professor_chaos
April 30th, 2006, 07:17 AM
No, that's a direct "donation" to Microsoft. If Microsoft said all proceeds from Microsoft Office would then go to a particular charity, it would be an indirect donation to that charity.

a donation is a "free contribution". Otherwise it is a "sale". Indirect is an irrelevant term here. A charge for a good is a "sale" not a donation. A donation is a charitable gift, if you will. If I charge for product X and then give all proceeds to a non-profit organization Y, then I "sold" product X and then made a donation on my behalf to Y.
I dont really care to much about semantics here, but cringe when I hear about some sports star charging some kid $10 for a signature. And to see stallman do it, boggles my mind. I guess we live in a capitalistic society and everythings for sale. This makes me sad, and I will resist such things whenever possible. I guess its people like me that propel some to call Linux users as a socialistic group.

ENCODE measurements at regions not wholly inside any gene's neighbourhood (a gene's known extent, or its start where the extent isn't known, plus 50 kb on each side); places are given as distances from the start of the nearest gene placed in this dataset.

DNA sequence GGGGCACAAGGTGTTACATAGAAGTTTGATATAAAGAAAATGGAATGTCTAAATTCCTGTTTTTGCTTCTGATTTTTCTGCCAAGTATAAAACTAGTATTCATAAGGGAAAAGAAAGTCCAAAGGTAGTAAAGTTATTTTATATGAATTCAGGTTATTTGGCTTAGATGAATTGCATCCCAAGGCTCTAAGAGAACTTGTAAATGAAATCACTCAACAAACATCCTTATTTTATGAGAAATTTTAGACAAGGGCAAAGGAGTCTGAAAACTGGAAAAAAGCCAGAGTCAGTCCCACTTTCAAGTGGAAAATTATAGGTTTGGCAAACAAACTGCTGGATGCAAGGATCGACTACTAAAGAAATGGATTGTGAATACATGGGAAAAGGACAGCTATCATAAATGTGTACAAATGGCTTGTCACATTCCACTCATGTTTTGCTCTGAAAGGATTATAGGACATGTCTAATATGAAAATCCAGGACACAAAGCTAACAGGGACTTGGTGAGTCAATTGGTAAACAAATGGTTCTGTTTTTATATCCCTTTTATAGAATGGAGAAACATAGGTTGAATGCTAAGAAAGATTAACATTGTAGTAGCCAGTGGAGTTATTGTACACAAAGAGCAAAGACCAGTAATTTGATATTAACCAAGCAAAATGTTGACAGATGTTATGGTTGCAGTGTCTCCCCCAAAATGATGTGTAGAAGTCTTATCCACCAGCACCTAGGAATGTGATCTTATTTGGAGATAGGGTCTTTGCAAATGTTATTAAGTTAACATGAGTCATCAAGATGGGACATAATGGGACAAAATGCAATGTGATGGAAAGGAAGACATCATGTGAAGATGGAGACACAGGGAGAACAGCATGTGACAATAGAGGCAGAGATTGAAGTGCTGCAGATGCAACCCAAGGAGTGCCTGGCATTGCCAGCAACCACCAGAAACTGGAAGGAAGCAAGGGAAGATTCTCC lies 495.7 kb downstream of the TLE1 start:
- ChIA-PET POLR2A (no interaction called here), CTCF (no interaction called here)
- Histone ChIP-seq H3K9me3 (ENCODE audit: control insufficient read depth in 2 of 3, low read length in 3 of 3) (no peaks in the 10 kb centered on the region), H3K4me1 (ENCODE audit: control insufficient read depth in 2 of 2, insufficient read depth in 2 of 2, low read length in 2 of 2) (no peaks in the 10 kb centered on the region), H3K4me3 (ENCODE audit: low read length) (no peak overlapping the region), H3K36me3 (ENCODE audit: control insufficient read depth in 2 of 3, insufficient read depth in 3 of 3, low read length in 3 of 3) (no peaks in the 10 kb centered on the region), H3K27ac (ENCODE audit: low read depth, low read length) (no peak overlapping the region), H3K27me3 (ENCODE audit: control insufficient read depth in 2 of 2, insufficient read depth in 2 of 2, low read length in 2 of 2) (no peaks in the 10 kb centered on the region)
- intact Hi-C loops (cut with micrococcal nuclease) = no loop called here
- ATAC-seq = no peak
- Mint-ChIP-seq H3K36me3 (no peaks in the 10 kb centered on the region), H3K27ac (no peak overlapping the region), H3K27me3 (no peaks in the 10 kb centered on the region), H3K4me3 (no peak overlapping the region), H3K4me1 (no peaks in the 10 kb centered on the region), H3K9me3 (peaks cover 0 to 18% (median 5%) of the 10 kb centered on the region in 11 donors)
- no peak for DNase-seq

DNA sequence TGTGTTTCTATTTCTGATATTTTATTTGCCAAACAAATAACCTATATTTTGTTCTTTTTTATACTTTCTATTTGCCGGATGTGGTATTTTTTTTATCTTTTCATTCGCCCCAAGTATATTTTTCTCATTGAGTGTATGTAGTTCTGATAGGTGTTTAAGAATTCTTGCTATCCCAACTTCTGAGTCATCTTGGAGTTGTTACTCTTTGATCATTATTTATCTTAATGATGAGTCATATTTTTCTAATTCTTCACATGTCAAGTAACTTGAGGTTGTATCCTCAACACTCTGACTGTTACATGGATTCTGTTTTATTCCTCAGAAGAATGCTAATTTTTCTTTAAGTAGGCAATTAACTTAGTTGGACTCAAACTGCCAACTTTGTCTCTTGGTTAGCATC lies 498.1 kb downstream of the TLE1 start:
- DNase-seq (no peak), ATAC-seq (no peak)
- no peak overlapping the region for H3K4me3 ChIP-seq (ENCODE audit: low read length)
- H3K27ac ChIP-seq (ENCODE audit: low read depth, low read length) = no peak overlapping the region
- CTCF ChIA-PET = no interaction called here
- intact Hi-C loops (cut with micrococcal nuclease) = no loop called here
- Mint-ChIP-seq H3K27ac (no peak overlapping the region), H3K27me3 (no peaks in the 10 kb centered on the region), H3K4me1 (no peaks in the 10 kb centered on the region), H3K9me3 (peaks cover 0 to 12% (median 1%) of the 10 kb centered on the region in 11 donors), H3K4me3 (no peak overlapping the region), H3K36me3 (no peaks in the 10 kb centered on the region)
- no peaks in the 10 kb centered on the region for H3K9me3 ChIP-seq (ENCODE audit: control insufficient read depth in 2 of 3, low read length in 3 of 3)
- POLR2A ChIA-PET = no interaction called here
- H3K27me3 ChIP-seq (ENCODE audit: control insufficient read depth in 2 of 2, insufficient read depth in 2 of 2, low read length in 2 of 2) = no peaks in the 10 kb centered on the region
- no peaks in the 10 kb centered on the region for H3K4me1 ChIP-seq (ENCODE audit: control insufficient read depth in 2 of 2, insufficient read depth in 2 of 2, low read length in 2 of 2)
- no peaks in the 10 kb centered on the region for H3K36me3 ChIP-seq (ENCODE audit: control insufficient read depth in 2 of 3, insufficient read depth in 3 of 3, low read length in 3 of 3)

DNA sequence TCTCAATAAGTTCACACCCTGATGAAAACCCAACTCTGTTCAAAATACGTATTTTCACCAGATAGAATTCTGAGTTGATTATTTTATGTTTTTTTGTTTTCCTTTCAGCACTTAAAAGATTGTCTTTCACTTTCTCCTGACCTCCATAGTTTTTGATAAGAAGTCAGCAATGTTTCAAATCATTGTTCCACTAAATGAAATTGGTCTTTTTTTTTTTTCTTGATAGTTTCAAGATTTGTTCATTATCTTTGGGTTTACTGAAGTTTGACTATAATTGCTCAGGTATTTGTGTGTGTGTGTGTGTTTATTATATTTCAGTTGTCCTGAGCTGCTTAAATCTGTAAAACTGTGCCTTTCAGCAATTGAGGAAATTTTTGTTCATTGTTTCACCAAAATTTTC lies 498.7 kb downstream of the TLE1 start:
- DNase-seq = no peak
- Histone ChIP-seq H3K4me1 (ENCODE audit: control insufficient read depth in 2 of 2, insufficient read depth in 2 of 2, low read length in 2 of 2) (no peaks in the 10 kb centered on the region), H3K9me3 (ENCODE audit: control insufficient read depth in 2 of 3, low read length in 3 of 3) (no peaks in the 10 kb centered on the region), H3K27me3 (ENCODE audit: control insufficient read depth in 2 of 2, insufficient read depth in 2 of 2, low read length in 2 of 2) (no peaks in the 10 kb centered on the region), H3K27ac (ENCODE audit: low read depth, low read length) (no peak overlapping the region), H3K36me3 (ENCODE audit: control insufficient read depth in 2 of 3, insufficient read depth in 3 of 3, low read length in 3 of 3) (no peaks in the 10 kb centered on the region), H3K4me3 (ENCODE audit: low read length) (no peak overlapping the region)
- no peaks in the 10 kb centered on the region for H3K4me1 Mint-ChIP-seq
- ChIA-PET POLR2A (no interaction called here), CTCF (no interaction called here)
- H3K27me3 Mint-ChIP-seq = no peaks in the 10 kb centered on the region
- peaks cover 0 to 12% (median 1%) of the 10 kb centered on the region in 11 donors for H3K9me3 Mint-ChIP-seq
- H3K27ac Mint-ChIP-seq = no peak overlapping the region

aysiu
April 30th, 2006, 07:19 AM
I was just pointing out the flaw in your comparison.

In any case, selling the autograph isn't the donation. What happens to the money afterwards is the donation. It makes me cringe no more than if Mother Theresa had sold books to fund her charity work.

professor_chaos
April 30th, 2006, 07:26 AM
I was just pointing out the flaw in your comparison.

In any case, selling the autograph isn't the donation. What happens to the money afterwards is the donation.

aysiu, yes I know... I was intentionaly making a far fetched analogy to try and show the similarity (even though the two slimly relate), in how stallman is charging some cost, which proceeds go the the very same orgainization in which he is a part of.

briancurtin
April 30th, 2006, 07:55 AM
its a donation, glad we got that far...

GeneralZod
April 30th, 2006, 08:03 AM
The idea of the GPL is not software for zero dollars. It is being able to see all the code, modify whatever code as one wishes, and release it back to the public for the process to start over.

This can't be emphasised enough - the GPL has little to do with giving software away for no cost. Back in the day, Stallman would sell tapes of GNU software for hundreds of dollars at a time (i.e. well above the cost of the media and distribution), and encourages others to do the same: especially if the proceeds finance further Free (note the capital "F"!) software: